An Unfinished Piece for Player Piano

An Unfinished Piece for Player Piano ★★★

Nikita Mikhalkov: Once a remarkable young actor, then an internationally renowned director, and through much of it, a deeply controversial nationalist. Though for the record, Mikhalkov's more vocal political positions (such as his infamously close relationship with Vladimir Putin) are not the sole criticism of his filmmaking philosophies - while his directorial work has been celebrated by everything from the Academy Awards to Venice to Cannes, its praise isn't at all universal and varies from film to film. For someone who shared the same teacher as Andrei Tarkovsky (that being veteran director Mikhail Romm), collaborated with the likes of Miklos Jancso (albeit briefly), and seemingly represented a rebellious youthful spirit in his younger years, Mikhalkov is a little less... daring, shall we say, than some of his peers. I suppose that's not a complete slight, as his most beloved work seems more in-line with gentle sincerity than the sort of commentary and experimentation you'd expect from Tarkovsky, or even similarly contentious artists like Kusturica.

Unfortunately, An Unfinished Piece for Player Piano is an instance that might have benefited more from the maximalist approach of Kusturica, the minimalist approach of Jancso, or the experimental approach of Tarkovsky. I generally take no issue with stage adaptations leaning on their more fixed "stagey" qualities, though the "happy medium" that Mikhalkov finds is more uncertain than anything.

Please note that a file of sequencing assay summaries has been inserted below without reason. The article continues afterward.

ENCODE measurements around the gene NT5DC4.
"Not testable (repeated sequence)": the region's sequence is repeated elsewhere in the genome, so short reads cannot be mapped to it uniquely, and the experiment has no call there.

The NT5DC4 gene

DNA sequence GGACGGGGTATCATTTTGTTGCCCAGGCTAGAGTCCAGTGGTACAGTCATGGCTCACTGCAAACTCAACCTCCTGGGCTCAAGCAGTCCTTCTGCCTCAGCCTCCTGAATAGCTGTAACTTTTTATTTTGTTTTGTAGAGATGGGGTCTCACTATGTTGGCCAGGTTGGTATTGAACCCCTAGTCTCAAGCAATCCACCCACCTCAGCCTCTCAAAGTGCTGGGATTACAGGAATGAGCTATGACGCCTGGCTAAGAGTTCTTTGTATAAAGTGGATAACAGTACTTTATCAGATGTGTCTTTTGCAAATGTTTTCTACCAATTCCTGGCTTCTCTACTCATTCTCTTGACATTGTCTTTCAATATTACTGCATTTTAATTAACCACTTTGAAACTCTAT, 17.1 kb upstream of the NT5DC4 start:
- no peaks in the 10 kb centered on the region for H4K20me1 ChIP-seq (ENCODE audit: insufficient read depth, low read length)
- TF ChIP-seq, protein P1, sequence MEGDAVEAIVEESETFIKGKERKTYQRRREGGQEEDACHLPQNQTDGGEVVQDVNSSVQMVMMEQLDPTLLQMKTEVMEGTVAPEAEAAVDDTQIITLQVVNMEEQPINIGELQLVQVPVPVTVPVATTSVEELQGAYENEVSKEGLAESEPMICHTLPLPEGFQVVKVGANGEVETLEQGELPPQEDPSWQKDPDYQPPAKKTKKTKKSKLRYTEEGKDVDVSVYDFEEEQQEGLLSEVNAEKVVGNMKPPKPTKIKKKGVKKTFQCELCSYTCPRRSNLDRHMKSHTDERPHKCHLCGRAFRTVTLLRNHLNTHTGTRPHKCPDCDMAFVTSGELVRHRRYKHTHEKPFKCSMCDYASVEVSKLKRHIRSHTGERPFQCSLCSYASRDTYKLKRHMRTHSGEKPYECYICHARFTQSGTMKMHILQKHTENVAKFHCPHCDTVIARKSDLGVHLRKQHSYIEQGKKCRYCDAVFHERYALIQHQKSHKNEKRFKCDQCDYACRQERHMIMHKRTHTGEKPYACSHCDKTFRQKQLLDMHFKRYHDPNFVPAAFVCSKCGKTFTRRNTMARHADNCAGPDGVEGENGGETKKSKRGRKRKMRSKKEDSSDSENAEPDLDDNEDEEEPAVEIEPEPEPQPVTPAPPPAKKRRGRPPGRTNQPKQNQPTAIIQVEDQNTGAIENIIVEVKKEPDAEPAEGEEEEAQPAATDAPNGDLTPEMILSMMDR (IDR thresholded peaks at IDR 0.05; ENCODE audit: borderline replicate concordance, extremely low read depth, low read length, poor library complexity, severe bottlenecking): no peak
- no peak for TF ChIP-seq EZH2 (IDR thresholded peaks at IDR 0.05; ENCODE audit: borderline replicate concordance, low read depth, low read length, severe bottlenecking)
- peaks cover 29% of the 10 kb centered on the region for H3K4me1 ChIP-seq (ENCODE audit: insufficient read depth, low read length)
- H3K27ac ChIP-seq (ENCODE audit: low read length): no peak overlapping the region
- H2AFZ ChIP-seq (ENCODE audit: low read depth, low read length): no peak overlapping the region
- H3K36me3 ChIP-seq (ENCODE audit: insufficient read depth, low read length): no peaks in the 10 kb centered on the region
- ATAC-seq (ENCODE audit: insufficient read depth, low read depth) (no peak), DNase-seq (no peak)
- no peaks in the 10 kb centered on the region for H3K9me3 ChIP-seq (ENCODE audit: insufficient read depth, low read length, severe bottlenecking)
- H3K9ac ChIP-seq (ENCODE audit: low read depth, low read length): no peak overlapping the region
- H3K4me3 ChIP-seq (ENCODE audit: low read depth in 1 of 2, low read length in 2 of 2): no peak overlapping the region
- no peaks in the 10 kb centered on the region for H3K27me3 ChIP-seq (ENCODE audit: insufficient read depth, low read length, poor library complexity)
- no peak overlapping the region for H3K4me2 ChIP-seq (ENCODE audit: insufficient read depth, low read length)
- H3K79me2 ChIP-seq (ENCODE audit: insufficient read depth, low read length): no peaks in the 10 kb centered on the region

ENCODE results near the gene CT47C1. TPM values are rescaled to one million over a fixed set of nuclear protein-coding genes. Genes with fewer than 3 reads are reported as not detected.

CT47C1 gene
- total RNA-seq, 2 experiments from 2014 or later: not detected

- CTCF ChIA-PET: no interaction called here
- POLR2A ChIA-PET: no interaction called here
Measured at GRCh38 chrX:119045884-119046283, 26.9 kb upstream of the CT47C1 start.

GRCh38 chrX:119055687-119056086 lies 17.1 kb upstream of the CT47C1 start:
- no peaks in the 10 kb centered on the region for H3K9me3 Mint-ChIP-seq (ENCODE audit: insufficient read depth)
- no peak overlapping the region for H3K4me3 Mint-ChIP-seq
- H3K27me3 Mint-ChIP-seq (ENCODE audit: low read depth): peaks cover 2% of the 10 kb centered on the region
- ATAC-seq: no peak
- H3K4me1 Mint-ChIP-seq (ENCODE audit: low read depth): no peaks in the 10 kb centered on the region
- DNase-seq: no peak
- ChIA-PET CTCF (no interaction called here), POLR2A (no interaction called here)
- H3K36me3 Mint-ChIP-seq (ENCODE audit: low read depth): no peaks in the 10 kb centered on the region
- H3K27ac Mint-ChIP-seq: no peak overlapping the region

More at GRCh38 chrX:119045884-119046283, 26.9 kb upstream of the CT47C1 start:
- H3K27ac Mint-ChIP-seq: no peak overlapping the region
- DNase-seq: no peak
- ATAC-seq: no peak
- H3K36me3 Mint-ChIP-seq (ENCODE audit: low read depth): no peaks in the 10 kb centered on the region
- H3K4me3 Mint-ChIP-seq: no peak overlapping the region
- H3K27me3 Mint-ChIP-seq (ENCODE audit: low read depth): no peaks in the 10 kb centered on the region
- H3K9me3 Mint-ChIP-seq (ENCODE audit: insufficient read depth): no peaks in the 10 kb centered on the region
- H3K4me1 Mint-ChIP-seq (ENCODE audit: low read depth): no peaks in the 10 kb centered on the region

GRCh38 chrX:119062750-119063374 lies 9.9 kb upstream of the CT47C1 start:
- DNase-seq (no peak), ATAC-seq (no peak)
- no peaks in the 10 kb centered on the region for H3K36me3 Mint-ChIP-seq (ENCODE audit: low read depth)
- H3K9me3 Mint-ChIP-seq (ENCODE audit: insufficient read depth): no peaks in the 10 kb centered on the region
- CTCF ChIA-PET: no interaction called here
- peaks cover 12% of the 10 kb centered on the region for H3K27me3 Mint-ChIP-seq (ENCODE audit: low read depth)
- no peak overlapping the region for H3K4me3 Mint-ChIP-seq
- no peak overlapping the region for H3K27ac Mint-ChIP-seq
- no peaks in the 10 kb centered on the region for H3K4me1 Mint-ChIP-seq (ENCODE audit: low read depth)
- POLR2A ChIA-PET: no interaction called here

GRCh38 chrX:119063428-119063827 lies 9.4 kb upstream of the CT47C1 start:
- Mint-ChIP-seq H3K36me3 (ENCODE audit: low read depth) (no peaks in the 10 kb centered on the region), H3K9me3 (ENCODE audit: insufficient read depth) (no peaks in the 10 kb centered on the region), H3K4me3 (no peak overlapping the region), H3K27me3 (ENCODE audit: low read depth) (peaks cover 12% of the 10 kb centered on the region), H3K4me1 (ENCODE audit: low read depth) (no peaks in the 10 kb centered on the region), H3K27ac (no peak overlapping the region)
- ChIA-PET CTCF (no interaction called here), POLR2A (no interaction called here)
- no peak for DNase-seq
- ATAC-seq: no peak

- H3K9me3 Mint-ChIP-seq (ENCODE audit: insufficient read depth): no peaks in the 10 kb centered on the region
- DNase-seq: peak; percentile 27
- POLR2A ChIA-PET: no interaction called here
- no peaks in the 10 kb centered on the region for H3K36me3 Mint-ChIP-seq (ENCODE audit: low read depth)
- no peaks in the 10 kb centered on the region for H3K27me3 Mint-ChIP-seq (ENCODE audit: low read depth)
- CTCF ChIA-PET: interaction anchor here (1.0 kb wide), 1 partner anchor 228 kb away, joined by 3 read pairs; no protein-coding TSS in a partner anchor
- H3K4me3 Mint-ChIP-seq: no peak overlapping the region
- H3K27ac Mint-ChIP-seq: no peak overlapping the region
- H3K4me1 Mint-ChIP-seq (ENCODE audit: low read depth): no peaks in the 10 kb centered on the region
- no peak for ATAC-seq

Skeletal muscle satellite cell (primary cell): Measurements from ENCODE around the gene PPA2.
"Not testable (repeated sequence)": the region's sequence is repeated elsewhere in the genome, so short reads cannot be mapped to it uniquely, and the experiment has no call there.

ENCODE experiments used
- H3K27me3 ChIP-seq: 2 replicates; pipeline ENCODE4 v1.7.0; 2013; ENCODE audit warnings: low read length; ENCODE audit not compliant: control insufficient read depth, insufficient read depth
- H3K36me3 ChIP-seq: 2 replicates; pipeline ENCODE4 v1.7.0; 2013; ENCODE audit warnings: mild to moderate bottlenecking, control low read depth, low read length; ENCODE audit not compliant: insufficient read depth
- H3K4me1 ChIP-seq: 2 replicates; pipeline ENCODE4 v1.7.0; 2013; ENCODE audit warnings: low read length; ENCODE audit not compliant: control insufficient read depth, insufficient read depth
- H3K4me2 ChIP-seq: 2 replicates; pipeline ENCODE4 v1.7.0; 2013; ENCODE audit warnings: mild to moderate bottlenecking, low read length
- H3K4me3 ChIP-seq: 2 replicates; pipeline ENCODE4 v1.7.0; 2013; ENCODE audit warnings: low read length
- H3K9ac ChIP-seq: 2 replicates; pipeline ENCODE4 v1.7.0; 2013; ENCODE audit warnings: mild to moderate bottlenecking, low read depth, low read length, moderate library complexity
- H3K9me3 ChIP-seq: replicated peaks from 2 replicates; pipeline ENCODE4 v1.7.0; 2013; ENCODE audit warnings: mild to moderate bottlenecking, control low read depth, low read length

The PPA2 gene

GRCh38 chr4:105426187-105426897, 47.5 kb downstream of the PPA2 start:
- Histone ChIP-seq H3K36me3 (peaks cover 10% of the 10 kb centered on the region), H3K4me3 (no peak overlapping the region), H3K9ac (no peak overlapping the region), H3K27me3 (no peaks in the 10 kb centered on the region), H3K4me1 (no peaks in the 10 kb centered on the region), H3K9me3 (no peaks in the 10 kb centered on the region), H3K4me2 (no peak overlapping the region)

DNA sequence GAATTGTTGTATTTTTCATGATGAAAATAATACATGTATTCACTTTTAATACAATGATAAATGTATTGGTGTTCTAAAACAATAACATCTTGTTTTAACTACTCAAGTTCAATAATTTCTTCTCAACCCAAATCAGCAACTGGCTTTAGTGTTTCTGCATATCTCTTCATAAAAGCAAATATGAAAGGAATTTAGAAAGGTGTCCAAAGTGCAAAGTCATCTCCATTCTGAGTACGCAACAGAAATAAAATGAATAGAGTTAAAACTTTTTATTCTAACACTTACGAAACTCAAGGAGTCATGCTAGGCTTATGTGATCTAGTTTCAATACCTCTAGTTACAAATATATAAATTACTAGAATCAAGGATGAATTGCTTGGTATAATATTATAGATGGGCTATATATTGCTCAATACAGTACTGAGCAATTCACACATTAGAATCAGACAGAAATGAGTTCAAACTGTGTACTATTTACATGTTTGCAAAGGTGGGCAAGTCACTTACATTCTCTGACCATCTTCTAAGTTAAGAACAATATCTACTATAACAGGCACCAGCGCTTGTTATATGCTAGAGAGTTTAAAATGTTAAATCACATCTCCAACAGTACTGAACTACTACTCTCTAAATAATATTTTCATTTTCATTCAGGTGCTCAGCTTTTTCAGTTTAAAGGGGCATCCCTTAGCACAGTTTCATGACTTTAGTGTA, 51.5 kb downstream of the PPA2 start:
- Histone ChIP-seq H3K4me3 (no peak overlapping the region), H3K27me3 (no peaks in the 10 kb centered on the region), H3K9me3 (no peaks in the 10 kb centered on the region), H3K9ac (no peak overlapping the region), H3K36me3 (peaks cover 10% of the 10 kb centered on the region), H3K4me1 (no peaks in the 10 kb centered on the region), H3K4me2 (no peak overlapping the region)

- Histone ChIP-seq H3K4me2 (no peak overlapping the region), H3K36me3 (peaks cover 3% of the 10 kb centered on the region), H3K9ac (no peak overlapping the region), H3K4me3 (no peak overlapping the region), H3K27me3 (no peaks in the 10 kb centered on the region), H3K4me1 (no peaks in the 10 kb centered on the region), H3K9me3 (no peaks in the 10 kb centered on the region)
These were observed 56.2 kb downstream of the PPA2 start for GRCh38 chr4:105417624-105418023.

Though I must still give it some credit for working within such small-scale constraints while still feeling fairly extravagant and deliberate. Cinematographer Pavel Lebeshev knows his way around a camera, as evidenced by his work on Larisa Shepitko's The Ascent released the same year. While this film can sometimes feel on cruise control regarding composition for coherence rather than purpose, he does quite comfortably build up to larger sequences.

I still can't shake its resemblance to more interesting films that speak visually to their meaning rather than simply adapting such meaning. Too conservative to be Duras, too claustrophobic to be Cynthia Scott, too conventional to be Angelopoulos, too cowardly to be Tarkovsky. A script such as this perhaps seeks greater ambition.

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